Evolution
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Evolution. Hardy-Weinberg Principle. I ntro. Last day we left off talking about populations… Populations geneticists are able to quantify the total number of alleles within a population == this is known as the gene pool

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Evolution

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Evolution

Evolution

Hardy-Weinberg Principle


I ntro

Intro

  • Last day we left off talking about populations…

  • Populations geneticists are able to quantify the total number of alleles within a population ==this is known as the gene pool

  • They are able to accomplish this by measuring each allele frequency, which is the proportion of gene copies in a population for a given allele

  • Therefore evolutionary changes in populations can be quantitatively measured by looking for changes in allele frequencies


E xample

Example


H mmm

Hmmm…

  • In terms of evolution, would the dominant form of a moth wing become more and more common over time?

  • Do allele frequencies remain constant or change over time?

  • These questions were answered independently (think Darwin vs. Wallace) by a mathematician named Hardy and physicist named Weinberg== thus Hardy-Weinberg principle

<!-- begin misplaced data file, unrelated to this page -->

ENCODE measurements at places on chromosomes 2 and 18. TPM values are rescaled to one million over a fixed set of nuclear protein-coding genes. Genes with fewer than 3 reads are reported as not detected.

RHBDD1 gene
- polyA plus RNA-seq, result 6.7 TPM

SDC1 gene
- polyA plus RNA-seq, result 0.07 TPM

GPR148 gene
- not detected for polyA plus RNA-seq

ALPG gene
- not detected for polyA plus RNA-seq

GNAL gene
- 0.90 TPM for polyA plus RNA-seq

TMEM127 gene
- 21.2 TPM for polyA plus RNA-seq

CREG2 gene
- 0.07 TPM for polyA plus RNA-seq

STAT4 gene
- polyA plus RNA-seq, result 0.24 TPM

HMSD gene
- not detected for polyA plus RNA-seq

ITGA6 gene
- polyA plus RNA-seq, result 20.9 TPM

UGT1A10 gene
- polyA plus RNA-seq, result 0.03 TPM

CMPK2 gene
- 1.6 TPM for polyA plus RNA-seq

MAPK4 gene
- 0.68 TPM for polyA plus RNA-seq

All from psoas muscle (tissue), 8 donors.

T he principle

The Principle

  • Allele frequencies will not change over time (generation-generation) if the following conditions are met:

  • The population is very large

  • Mating opportunities are equal

  • No mutations occur

  • No migration occurs

  • All individuals have an equal chance at reproductive success==no natural selection


E quation

Equation

  • The H-W-P is often expressed using the following equation (for a gene with only 2 alleles==A/a):

  • let p=frequency of A and q=frequency of a, then

    p+q=1

    (p+q)2= 1

    p2 + 2pq + q2 = 1, where

    p2= frequency of AA; 2pq= frequency of Aa; and q2 = frequency of aa


M oth example

Moth example

Note: genotype frequencies will remain the same from generation to generation as long mating is random


Reference

Reference

Pgs 547-549

Pg 549 PP’s #1-3

Quiz Tomorrow

-self quiz

-review #1-4, 7, 8, 10, 15


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